Was there an education process for Wheels Up early on and has the evolution gone as you had hoped?

I was very fortunate in this business to learn from the Orville Wright of my generation, Richard Santulli who founded NetJets, and Warren Buffett, who eventually became a customer of NetJets and then became the owner. I learned from two of the best guys in the business. The tutelage from the time I shook hands with Richard in February of 2001 through to selling Marquis Jet to NetJets, I learned a lot in those 10 years. With that knowledge and the extra year I spent as Vice Chairman of NetJets, I gained a lot of perspective. One big thing that I took away from my experience at Marquis and NetJets was that entry-level was trading away from the traditional players in fractional and that there was an opportunity. We happened to know the asset well: the Beechcraft King Air 350i series of airplanes was a perfect plug-in to that entry-level that was in my view a lot of white space – a lot of addressable market.

I look at the King Air, specifically the 350i, which we’re working with now and I think about the early ’70s and the people that were responsible for bringing about the Range Rover or the Tahoe because they could see an SUV in every driveway in America. The King Air 350i is the flying SUV of the sky. It has eight seats, it can take eight golf bags and eight guys to almost anywhere in the country. It has a 2.5- to 3-hour range, it has great speed at 360 miles per hour, and great comfort.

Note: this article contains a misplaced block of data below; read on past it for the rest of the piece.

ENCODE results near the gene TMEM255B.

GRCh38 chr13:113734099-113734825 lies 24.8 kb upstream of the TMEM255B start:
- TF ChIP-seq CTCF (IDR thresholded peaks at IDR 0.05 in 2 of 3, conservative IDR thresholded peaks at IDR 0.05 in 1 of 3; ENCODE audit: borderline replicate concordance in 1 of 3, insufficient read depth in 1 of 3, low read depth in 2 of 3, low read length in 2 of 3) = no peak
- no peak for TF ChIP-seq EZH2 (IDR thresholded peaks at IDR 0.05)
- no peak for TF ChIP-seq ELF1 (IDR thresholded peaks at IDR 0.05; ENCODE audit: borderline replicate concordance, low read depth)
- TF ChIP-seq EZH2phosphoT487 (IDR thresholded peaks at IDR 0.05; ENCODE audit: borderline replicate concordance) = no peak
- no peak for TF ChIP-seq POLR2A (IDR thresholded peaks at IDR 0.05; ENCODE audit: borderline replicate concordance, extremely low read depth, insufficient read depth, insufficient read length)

At your price point, how broad is the market and is it opening up private aviation to a broader market?

The traditional fractional market numbers a couple hundred thousand at most in terms of the addressable market. The market for what we’re doing, Wheels Up, the revolutionary membership model, the King Air and the addressable market feels 10 times bigger than for fractional aircraft.

We’re talking about two to three million people in businesses in North America that could consider joining Wheels Up and using the King for their missions.

As the growth has come, has it become more difficult to manage?

I’ve made my living managing hyper growth. We have to be careful that we grow quickly but responsibly. Everybody wants growth in their business but we don’t want to sacrifice an ounce of service for it.

Over the past 15 years, we’ve proven across different businesses that we can manage hyper growth, and that is one of the things that makes the people I work with special. We’re experiencing hyper growth at Wheels Up but, interestingly enough, the faster we’re growing, the better the service is becoming.

Is North America still the priority? What are the opportunities in Europe?

When we look at private aviation macro, 50 percent of the world’s action is in North America; the other 50 percent of the world’s action is in the rest of the world. For our service and business, it will be similar.

Western Europe in particular is a special opportunity for us because the King Air 350i can cover all of Western Europe – 47 of the 58 most traveled cities can be covered nonstop by the King Air, which is a recipe for unbelievable success in Europe.